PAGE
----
This book is for those with a legal bent who enjoy the question more than the solution. While certainly erudite, the text is...




Herzog (Latin American Affairs/Harvard Univ.; Defining Nations: Immigrants and Citizens in Early Modern Spain and Spanish America, 2003) examines the border disputes between Spain and Portugal, comparing the players and difficulties of the two widely distant and differing situations.

Readers will need a background in the history of the area, including the original formation of Portugal and the union of the two countries from 1580 to 1640. In the South American holdings, discovery was not necessarily sufficient to claim territory. The Treaty of Tordesillas in 1506 was designed to divide the New World and Africa between the two states, but even that created more confusion. Spain discovered, but Portugal settled. Then it was a question of whether the Spanish Jesuits or the Portuguese Carmelites had achieved civic allegiance of the natives after converting them. The author poses questions of jurisdiction and cites Roman law, bulls, treaties and natural law, but she never expounds on the details, only briefly citing the interlocutors. In the second half of the book, Herzog deals with border conflicts on the Iberian Peninsula, which have raged for hundreds of years. For the most part, these were small disputes over grazing land, agriculture or fishing rights that were generally ignored by the kings, with local resolutions lasting for decades or centuries but conflict always popping up again. “They occurred spontaneously when the situation so required…yet their persistence and change over time ended up restructuring both territories and rights.” The author presents readers with a variety of parallel situations that were dealt with using entirely different, not always efficient methods. If the kings of Portugal and Spain couldn’t be bothered with these small property disputes, one might ask why readers should.

This book is for those with a legal bent who enjoy the question more than the solution. While certainly erudite, the text is long and confusing, and many readers will wonder where the author is heading.

Pub Date: Jan. 6, 2015

ISBN: 978-0674735385

Page Count: 362

Publisher: Harvard Univ.

Review Posted Online: Oct. 9, 2014

Kirkus Reviews Issue: Nov. 1, 2014

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The author's youthfulness helps to assure the inevitable comparison with the Anne Frank diary although over and above the...


Elie Wiesel spent his early years in a small Transylvanian town as one of four children. 

He was the only one of the family to survive what Francois Maurois, in his introduction, calls the "human holocaust" of the persecution of the Jews, which began with the restrictions, the singularization of the yellow star, the enclosure within the ghetto, and went on to the mass deportations to the ovens of Auschwitz and Buchenwald. There are unforgettable and horrifying scenes here in this spare and sombre memoir of this experience of the hanging of a child, of his first farewell with his father who leaves him an inheritance of a knife and a spoon, and of his last goodbye at Buchenwald his father's corpse is already cold let alone the long months of survival under unconscionable conditions.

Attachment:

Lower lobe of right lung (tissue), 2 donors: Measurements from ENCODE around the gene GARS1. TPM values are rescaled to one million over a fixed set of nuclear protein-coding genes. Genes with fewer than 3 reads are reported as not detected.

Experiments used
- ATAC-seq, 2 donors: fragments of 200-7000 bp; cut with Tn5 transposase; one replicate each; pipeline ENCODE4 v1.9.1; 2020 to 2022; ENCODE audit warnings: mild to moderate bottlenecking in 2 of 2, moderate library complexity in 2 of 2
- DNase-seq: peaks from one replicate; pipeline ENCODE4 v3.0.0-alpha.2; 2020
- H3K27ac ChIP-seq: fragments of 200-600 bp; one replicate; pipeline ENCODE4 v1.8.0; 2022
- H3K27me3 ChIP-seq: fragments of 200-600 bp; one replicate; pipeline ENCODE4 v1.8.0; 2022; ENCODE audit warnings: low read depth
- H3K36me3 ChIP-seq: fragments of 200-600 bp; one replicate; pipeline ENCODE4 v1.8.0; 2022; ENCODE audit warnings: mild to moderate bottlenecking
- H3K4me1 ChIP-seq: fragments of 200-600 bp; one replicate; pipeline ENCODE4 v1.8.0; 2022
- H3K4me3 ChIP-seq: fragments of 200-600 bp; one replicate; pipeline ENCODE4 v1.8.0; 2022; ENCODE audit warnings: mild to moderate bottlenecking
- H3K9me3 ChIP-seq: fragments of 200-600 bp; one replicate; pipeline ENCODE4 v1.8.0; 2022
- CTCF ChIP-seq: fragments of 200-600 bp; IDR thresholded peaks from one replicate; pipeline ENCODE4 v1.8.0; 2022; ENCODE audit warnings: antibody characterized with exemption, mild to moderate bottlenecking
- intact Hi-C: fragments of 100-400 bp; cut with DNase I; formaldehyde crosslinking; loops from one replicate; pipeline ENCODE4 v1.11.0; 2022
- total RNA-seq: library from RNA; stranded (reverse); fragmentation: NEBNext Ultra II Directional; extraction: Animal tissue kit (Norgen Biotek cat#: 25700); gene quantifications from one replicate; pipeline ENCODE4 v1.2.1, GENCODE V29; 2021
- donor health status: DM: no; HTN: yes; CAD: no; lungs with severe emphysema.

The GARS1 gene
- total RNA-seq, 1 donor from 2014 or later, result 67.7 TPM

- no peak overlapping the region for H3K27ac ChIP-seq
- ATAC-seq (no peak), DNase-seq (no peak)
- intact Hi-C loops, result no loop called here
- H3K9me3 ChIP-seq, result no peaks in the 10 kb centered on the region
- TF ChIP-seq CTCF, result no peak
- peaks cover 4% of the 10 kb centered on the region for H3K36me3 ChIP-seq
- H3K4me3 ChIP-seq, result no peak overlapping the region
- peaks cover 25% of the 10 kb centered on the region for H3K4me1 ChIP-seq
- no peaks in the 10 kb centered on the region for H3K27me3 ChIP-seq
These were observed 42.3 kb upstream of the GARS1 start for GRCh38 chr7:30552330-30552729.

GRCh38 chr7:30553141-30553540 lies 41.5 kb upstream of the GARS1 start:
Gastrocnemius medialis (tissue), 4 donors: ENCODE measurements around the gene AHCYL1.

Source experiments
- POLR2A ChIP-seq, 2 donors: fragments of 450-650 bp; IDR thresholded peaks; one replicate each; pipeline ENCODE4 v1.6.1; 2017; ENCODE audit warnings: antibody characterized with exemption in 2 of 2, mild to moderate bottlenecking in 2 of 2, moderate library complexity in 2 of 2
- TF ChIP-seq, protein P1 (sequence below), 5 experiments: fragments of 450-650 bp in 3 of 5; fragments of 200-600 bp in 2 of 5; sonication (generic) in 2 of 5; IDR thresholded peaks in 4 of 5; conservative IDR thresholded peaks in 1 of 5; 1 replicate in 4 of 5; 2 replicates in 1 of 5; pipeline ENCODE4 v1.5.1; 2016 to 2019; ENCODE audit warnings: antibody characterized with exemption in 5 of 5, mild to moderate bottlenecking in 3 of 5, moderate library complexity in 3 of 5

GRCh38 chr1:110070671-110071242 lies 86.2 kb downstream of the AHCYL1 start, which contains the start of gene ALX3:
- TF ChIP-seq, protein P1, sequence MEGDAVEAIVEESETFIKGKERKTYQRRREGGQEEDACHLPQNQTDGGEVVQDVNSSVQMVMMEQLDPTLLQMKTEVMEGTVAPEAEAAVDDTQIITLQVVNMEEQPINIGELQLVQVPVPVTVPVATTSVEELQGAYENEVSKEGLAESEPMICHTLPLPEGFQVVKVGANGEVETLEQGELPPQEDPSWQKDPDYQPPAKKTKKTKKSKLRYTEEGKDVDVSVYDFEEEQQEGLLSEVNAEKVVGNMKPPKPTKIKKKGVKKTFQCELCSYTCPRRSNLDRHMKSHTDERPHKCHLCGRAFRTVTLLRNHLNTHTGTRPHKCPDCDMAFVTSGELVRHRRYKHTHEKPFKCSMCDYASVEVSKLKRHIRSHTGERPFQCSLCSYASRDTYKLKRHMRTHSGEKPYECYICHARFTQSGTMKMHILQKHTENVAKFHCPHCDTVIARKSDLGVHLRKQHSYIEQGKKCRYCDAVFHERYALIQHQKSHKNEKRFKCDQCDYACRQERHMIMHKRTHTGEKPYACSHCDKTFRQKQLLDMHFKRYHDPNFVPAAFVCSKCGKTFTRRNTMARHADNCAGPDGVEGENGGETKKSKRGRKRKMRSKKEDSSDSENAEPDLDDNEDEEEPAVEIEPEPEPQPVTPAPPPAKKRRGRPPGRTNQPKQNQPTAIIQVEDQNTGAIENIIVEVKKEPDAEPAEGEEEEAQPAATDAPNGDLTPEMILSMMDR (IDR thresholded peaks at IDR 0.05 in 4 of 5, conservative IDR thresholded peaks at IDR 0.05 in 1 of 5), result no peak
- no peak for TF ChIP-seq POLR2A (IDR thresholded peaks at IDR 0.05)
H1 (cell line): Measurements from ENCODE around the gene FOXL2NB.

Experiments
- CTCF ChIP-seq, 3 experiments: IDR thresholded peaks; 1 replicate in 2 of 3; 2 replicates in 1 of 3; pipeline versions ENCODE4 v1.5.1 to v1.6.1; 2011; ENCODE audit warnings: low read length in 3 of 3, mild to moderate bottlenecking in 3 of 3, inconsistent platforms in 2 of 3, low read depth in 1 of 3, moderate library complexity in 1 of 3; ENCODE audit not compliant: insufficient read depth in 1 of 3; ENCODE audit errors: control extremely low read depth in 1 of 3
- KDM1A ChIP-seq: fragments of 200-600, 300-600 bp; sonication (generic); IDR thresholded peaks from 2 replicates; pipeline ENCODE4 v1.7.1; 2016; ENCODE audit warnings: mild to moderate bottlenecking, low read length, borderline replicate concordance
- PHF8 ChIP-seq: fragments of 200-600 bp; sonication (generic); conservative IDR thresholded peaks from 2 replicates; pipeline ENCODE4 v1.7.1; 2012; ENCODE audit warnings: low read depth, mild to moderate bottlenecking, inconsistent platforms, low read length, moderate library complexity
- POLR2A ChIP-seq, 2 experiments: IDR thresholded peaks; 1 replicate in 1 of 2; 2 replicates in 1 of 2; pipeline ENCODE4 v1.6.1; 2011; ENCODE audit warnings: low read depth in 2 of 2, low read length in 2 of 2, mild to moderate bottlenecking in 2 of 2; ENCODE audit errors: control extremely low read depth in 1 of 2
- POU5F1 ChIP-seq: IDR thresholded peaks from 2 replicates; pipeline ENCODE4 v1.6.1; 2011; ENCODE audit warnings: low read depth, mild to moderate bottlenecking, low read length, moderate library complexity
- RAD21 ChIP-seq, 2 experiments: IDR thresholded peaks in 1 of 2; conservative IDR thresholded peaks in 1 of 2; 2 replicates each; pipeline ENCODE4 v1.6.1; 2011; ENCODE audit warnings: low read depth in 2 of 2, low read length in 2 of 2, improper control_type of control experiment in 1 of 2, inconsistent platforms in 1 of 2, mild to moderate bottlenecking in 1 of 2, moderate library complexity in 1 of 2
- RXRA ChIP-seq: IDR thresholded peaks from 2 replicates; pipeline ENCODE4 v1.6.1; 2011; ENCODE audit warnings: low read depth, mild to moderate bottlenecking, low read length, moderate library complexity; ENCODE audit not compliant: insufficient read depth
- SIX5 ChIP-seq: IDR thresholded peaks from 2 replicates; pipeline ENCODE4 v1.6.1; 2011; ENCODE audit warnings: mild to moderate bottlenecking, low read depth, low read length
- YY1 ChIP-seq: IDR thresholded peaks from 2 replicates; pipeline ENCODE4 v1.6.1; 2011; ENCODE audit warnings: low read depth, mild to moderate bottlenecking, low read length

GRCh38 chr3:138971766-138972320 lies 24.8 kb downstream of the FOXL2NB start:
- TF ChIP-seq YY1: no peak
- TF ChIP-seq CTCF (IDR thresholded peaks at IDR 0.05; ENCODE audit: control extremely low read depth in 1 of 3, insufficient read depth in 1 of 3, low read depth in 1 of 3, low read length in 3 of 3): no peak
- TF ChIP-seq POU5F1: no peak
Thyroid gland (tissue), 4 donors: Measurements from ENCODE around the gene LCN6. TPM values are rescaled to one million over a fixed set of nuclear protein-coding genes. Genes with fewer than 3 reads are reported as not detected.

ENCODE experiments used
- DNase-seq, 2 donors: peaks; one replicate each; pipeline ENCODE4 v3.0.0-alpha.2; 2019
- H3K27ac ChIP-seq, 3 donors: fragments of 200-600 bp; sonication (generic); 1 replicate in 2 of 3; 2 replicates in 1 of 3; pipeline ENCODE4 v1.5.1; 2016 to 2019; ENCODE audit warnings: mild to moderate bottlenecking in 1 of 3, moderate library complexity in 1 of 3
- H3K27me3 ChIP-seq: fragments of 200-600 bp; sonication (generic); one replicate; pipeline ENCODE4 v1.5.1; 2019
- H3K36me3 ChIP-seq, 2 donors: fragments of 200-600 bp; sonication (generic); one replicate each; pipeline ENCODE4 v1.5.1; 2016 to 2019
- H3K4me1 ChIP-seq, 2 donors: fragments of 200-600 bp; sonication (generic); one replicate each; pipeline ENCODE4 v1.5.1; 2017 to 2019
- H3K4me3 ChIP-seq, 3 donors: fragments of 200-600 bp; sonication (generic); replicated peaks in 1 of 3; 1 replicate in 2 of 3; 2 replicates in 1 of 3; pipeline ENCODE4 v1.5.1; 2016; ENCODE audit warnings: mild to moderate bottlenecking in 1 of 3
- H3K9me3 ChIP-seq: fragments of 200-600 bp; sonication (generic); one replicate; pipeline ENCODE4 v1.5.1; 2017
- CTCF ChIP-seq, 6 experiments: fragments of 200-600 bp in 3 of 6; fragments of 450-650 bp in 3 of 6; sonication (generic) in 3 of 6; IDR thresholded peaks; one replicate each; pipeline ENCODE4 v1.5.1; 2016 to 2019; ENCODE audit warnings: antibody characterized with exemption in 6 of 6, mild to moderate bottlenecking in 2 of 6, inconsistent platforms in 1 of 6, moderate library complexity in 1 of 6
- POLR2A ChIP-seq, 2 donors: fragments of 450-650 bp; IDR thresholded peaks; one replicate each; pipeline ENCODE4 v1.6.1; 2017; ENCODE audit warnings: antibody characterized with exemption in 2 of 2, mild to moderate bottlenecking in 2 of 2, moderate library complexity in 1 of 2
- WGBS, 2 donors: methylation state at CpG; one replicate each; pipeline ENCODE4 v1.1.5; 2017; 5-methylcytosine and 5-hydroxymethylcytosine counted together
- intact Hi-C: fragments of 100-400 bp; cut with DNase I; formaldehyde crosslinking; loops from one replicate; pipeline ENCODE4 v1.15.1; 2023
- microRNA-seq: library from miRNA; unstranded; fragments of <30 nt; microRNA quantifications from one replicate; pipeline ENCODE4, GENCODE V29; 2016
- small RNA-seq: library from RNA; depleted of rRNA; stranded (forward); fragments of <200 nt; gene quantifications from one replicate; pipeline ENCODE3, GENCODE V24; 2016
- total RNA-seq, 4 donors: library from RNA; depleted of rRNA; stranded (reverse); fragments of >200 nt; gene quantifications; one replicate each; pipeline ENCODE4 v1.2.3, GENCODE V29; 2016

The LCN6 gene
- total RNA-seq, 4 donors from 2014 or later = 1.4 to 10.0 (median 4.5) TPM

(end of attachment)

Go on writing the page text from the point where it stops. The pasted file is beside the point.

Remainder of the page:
The author's youthfulness helps to assure the inevitable comparison with the Anne Frank diary although over and above the sphere of suffering shared, and in this case extended to the death march itself, there is no spiritual or emotional legacy here to offset any reader reluctance.

Pub Date: Jan. 16, 2006

ISBN: 0374500010

Page Count: 120

Publisher: Hill & Wang

Review Posted Online: Oct. 7, 2011

Kirkus Reviews Issue: Jan. 15, 2006

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For Howard Zinn, long-time civil rights and anti-war activist, history and ideology have a lot in common. Since he thinks that everything is in someone's interest, the historian—Zinn posits—has to figure out whose interests he or she is defining/defending/reconstructing (hence one of his previous books, The Politics of History). Zinn has no doubts about where he stands in this "people's history": "it is a history disrespectful of governments and respectful of people's movements of resistance." So what we get here, instead of the usual survey of wars, presidents, and institutions, is a survey of the usual rebellions, strikes, and protest movements. Zinn starts out by depicting the arrival of Columbus in North America from the standpoint of the Indians (which amounts to their standpoint as constructed from the observations of the Europeans); and, after easily establishing the cultural disharmony that ensued, he goes on to the importation of slaves into the colonies. Add the laborers and indentured servants that followed, plus women and later immigrants, and you have Zinn's amorphous constituency. To hear Zinn tell it, all anyone did in America at any time was to oppress or be oppressed; and so he obscures as much as his hated mainstream historical foes do—only in Zinn's case there is that absurd presumption that virtually everything that came to pass was the work of ruling-class planning: this amounts to one great indictment for conspiracy. Despite surface similarities, this is not a social history, since we get no sense of the fabric of life. Instead of negating the one-sided histories he detests, Zinn has merely reversed the image; the distortion remains.

Pub Date: Jan. 1, 1979

ISBN: 0061965588

Page Count: 772

Publisher: Harper & Row

Review Posted Online: May 26, 2012

Kirkus Reviews Issue: Jan. 1, 1979

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